The fact is that I have witnessed the acts of pre–writing/gathering of creative kindling and tinder as they have really stymied non–LD writers; post–AVM/craniotomy writers need to have an easy way to establish and extend their pallets, such to not run out of poetic kindling.
Due to how incredibly tired I remember having been, especially in the first 6 to 12 months after my craniotomy, it is my belief that using one set of paletted terms to arrive at a much bigger pile of poetic kindling is a brilliant way to begin to cause the ignition of a far more brilliant poetic fire than having to re-amass a new whole set of ignitable words and phrases, for LD writers.
I remember having always been amazingly tired: especially, after 6 1/2 hours of high school, 5 days per week, and physical, occupational and speech/language therapy that I was administered 3 days a week, after school.
1. The anchor term I used to built this poem’s palette was “OVER”.
2. To the the anchor term,”-OVER-“, I connected “FLOW”, “CROSS-“, “LAY” (double trouble), “-KILL”, “POP-“, “ACT”, “-DO” (double trouble), “DONE”, [conduc- ting/redone] as well as [DONE OVER and OVERDONE, “DRIVE”,“DEPRIVE”, “SUR-VIVE”.
3. The more words that (or terms) that exist on your palette represent greater ease in making high quality communication as they represent usable arrows in your creative poet’s palette.
4. Simultaneously, while conducting research and determine what is valid enough to be included, one must have the versatility to add newly-acquired data, whetherin the form of quotes or units of intellect-ual property, into his or her working body.
5. Then, I added two additional words to the palette that each rhymed with each of my orig-inal palette terms. OVER lead to:
Next, the palette was expanded to: “glow, row, loss, moss, say, play, still, drill, drop, stop, fact, redact, ensue, redo, pun, fun, redone, deprive & survive”.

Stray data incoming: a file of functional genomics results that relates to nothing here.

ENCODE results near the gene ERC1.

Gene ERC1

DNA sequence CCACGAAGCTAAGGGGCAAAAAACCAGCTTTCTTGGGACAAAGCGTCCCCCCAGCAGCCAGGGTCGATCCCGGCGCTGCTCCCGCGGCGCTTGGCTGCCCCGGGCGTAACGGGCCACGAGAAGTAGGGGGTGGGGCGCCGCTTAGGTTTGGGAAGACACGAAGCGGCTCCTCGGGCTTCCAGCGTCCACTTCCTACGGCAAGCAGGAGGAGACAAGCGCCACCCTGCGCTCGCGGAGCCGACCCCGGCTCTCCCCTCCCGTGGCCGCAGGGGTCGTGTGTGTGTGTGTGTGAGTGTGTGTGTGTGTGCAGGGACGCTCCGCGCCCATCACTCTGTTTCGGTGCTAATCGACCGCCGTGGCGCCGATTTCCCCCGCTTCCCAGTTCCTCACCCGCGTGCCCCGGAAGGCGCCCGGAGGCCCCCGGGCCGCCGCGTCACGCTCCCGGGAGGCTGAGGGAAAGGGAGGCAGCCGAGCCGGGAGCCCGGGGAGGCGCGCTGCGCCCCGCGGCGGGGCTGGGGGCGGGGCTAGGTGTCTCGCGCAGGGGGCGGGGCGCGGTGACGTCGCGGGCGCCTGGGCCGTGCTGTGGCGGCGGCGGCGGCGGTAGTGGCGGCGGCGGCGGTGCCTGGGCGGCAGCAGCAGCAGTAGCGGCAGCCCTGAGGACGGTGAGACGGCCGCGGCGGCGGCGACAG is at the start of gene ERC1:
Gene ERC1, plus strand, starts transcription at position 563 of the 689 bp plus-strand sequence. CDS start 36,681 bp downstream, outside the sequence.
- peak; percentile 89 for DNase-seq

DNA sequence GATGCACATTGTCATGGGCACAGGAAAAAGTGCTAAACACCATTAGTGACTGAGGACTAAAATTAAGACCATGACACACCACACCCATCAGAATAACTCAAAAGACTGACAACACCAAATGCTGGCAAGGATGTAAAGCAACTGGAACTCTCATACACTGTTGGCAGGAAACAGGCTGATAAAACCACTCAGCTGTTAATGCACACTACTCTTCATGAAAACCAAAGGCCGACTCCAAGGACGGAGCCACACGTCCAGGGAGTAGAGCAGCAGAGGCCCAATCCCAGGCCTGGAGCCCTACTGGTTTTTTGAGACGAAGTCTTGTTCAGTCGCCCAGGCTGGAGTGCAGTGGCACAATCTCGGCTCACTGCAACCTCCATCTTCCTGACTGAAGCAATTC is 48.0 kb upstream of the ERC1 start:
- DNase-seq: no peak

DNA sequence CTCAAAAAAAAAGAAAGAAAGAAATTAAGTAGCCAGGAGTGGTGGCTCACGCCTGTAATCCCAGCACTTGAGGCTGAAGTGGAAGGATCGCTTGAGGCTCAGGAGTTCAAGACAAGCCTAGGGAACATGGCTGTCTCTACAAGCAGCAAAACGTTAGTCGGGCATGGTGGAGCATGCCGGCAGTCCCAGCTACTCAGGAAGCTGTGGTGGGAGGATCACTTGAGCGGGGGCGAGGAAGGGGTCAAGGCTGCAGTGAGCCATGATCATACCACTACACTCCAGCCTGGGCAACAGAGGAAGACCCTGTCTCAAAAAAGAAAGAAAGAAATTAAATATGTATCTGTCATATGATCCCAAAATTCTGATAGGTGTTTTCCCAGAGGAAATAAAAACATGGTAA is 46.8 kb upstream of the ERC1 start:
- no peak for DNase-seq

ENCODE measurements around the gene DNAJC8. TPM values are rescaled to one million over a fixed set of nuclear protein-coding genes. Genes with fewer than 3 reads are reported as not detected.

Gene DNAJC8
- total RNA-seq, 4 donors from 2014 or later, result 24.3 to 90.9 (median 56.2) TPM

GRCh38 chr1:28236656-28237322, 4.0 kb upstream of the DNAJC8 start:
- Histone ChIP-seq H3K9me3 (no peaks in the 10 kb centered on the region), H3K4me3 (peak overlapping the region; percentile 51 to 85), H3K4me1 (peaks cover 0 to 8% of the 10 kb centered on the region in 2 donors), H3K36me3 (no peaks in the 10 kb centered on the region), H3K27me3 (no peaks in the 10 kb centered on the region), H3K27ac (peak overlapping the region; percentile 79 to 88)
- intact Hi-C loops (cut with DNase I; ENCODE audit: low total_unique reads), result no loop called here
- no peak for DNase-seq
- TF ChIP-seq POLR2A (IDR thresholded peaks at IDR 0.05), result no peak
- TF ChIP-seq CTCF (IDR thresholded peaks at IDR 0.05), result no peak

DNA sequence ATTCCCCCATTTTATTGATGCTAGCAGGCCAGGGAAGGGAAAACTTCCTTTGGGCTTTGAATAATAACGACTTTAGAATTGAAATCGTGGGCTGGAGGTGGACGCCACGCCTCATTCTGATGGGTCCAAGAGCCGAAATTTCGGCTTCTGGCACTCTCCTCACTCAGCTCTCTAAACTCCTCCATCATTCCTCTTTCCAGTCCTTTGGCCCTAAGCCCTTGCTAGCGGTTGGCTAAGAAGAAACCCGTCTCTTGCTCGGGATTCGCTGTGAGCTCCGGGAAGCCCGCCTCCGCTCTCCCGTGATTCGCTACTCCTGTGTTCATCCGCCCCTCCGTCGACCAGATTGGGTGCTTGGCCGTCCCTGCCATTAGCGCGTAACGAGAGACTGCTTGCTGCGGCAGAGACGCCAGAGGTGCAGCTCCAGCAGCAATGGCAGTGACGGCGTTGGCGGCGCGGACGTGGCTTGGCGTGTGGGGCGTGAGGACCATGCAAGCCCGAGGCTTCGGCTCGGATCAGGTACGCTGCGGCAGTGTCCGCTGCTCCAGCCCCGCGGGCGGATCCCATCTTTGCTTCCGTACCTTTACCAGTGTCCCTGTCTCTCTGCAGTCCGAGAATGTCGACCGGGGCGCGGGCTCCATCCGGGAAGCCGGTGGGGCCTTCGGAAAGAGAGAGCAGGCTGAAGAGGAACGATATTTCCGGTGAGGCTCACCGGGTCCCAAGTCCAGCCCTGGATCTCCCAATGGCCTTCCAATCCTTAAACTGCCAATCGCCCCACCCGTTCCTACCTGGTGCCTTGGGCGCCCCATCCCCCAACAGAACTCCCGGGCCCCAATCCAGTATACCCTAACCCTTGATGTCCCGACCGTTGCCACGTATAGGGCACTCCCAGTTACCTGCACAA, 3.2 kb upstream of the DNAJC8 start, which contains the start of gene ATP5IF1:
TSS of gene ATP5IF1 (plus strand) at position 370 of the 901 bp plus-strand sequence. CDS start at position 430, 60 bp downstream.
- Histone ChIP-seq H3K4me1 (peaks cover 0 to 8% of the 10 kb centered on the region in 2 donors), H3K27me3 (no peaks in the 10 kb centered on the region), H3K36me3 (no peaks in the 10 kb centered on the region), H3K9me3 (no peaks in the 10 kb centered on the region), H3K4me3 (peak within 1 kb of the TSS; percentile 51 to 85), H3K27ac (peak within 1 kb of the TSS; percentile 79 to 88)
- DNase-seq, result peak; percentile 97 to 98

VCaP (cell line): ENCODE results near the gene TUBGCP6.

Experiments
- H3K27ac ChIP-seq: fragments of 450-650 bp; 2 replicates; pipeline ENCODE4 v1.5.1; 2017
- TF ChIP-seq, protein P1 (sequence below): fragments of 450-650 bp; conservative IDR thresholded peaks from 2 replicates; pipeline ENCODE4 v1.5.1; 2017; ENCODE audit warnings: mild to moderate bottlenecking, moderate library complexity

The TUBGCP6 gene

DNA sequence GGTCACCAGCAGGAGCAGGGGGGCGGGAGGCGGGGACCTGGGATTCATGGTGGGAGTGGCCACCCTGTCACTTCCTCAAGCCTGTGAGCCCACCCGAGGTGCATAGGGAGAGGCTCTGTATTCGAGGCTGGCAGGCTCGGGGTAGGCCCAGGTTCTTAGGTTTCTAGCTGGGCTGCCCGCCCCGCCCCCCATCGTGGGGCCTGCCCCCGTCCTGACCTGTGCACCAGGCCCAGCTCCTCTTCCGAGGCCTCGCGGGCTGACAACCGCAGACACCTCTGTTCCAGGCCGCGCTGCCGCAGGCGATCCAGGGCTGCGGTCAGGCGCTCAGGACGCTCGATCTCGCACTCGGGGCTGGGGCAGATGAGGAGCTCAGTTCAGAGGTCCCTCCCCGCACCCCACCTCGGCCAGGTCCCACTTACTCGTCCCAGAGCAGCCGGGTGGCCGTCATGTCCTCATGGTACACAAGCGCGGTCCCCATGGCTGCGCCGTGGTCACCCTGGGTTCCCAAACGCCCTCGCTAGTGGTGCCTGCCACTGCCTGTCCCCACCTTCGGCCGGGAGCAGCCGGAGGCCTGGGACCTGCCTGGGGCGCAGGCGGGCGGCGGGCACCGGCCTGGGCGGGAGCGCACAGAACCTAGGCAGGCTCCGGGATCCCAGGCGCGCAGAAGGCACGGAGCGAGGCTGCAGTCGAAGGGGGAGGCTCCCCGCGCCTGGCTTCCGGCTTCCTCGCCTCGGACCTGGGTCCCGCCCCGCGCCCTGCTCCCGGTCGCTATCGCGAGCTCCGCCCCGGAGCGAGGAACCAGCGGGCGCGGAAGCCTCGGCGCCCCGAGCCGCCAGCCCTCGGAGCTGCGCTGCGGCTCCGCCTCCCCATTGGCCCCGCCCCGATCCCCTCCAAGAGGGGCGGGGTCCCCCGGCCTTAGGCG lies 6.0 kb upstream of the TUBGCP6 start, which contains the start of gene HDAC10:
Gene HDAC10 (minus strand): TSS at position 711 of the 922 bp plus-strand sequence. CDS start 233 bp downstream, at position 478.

That amounts to 28 additional units of poetic kindling with which to start a poetic fire.
While other writers are whining and crying that they don’t know what to write about, the user of this Word Paletting method can kick back and psychicly strut, due to his or her surety that kindling will successfully be amassed by him or her to initiate the writing task, with no problem.
6. Simultaneously, for writing and conducting research, one must have the versatility to add newly-found data, quotes and units of intellectual property, into his or her working body of writing.
Essentially, your palette will come to look like a slightly weird set of lists of connected words, phrases and terms. On paper, the “lists”, on a single sheet of paper come to look like a pretty chaotic of scribbled gibberish.
7. What I do is use and keep distinct lists of anchor terms, primary palette terms and secondary palette terms. This way, I have the ability to read the finished product, side by side with the palette(s) that I used to initiate and create it.
8. Then, once you have your words from your secondary pallette infused and imple- mented, you need to assure that the work you are doing is uniformly polished, poetically and communicatively so no one has any real clue as to the fact that you aren’t really made of magic.
In order to acquire better-honed skill in, both, adding quoted information and infusing borrowed intellectual property, some of the units of communication from the palette can be used and infused into the poem with the anchor term, like in Word Paletting 2, and some can be implemented without the anchor term, like in Word Paletting 1.